My Inspiration, the Goose

One would think a goose to be a terribly insufficient role model for a writer, but this goose is a particular inspiration of mine. She is from the novel Whittington, by Alan Armstrong, who has reconstructed the tale of Dick Whittington and his cat in this modern adaptation with farm animals. The best animal among them is the goose, whose name is Lady and who carries herself with such dignity as to command all others’ respect for her.

Here is the excerpt which I found so diverting:

It was a curious thing, the Lady’s authority. The horses obeyed her, along with everyone else except the rats. What gave her power was how steady she was. She never rushed; she was always sure, she took responsibility. When something came up, she said what to do. Presence of mind counts for a lot in this world. The Lady was as confident of her judgment as she was of her beauty. Nothing so improves the appearance as a good opinion of oneself.

It is commanding enough to be a sermon or Sunday school lesson. Whenever there is an inspirational message or motivational piece, there should always be an example of model character. This goose is by no means real, but she is a genuinely wonderful model character.

The curious thing about the Lady is that she’s particularly ugly; though she has clipped wings, a lopsided gait, and an irregular shading of colored feathers, she does command the respect of those around her, and that is the admirable quality which I find so comforting and inspiring.

I think that even the best of preachers would give an example like this to encourage their audience. Thanks to Alan Armstrong for creating such a good character.

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What Would Agamemnon Do?

When writing tragedies, one must ask himself or herself: “What would Agamemnon do?”

More specifically, what would be done to Agamemnon, as when his wife Clytemnestra stabbed him to death in a brink of fury.

I enjoy tragedies very little; most often they catch my eye when they have a faint glimpse of hope at the end, as when BBC’s Sherlock showed the return of Sherlock Holmes in “The Reichenbach Fall,” a perfect summary of emotion, tragedy, and intelligent endings.

Currently I have not written much in the art of tragedy, so my limited experience may prove vain in the discussion of how to torment one’s character. I find tragedies suffocating when they squeeze the victim’s life, yet stimulating when they prove intelligent; if the character learns something from his life, there is bound to be a happy, if not satisfied, reader at the other end.

If anything, I have yet another master of tragedy from which I can glean my mastery of literature: Scott Fitzgerald, who has stolen our hearts with The Great Gatsby, has also wringed our heartstrings with the novel This Side of Paradise, in which the lucky Amory Blaine, an aspiring genius teenager in the university of Princeton, is locked by the conventions of his time and cannot, or does not by his own convenience, escape these boundaries.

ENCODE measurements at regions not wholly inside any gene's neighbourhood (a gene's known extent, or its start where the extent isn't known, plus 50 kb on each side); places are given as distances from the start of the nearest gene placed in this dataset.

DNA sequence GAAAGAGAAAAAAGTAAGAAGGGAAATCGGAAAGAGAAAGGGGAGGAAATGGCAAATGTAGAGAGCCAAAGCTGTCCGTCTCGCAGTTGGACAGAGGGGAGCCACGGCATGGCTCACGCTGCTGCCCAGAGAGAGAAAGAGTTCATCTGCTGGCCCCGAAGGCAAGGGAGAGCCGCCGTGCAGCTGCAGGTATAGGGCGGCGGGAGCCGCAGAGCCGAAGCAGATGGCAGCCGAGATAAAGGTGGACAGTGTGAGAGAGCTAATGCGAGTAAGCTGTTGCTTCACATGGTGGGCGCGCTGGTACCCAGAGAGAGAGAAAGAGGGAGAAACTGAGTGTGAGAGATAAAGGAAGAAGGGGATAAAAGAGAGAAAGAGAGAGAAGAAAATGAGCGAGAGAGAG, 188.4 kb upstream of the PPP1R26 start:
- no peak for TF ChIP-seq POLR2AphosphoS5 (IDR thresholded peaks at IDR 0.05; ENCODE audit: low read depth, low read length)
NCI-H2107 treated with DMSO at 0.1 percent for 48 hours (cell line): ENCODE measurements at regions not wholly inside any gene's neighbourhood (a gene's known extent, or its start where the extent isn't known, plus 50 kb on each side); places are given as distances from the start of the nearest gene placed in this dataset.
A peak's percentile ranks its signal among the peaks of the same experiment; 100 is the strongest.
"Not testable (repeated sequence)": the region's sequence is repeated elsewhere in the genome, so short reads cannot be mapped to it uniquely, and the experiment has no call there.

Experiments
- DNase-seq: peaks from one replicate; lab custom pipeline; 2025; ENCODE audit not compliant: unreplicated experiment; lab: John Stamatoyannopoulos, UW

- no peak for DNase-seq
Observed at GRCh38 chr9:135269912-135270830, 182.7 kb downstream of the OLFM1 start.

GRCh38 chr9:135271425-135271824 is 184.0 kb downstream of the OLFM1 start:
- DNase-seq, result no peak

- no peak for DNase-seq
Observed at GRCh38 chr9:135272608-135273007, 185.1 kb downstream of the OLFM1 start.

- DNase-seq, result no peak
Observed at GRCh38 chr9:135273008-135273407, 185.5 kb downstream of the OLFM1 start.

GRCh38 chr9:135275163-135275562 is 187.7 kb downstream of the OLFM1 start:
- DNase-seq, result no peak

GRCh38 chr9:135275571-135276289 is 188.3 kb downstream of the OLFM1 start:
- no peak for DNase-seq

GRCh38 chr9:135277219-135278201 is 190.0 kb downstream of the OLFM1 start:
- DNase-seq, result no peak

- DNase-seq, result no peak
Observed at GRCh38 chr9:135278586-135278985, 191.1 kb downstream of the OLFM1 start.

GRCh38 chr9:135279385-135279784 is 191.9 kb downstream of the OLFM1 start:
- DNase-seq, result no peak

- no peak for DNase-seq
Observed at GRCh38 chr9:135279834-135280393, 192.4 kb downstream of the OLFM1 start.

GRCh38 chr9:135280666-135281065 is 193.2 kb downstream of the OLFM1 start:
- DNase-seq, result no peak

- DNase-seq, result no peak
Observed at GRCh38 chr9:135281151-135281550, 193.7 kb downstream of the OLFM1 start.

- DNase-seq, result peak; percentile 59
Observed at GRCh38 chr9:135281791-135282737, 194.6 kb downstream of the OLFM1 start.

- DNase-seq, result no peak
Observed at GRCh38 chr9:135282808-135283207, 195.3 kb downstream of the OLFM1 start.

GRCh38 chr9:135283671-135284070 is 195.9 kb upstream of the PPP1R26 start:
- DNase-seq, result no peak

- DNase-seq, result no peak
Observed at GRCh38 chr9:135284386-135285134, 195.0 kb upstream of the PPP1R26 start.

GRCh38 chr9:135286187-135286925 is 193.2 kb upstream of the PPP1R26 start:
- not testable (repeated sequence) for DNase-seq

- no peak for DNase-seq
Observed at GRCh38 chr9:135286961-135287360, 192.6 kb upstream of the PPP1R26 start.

It would be my pleasure to imitate Fitzgerald, if not to write a sad ending then at least to imitate a probing sense of human psychology. No one has better claim to tragedy than the Greeks like Aeschylus, who wrote “Agamemnon,” or the American Arthur Miller, who has wrought our hearts with “The Death of the Salesman.” But if I am to imitate these masters, I must first choose whether I enjoy to write these tales or not.

I am prone to read tragedies every now and then, but until then my heart is set on happier things, by which I can glean the good from the bad in all forms of literature, both tragedy and otherwise.

Choosing to Imagine for Novelists

Photo Courtesy of Pixabay
Photo Courtesy of Pixabay

When writing our novels or stories, we ought to “replenish our imagination,” says Marilyn Chandler McEntyre, the author of Caring for Words in a Culture of Lies. For just as a child has an unbounded imagination to conjure any fairy-tale castle, princess, or ugly monster, so novelists and writers must also carry this imagination if we genuinely yearn to live in our stories.

By living, I do not mean to be caught in a daydream all day, but to feel with our characters and put ourselves in their shoes so that we can most vividly express their plights and delight our readers. I enjoy that McEntyre adds a didactic element to story-writing. She says that stories can teach us “what we can know and what we must do.”

I resonate with stories that can teach me lessons of life, such as choosing a husband for his mettle rather than his beauty. If I were to read the plight of a young maiden choosing a man who seemed gorgeous yet had no character, I would sympathize with her and remember that lesson for when I am about to marry.

The Truth about Fiction and Films–Finding Our Imagination

Photo Courtesy of Pixabay
Photo Courtesy of Pixabay

We gaze upon the first sights of a motion picture and are dazzled by the titillating colors or CG-effects. We’re drawn to the screen for having grabbed our imagination and sent it soaring in the air.

When we read novels, we are compelled to have the same reaction. Some find it more difficult to conjure pictures as easily as those on the television screen, while others have little difficulty in exercising their imagination.

The subject of imagination between novels and film is fully explained in Marilyn Chandler McEntyre’s nonfiction book, Caring for Words in a Culture of Lies, about the author conveying truth in fiction and recognizing which facets of our culture have been distorted for entertainment.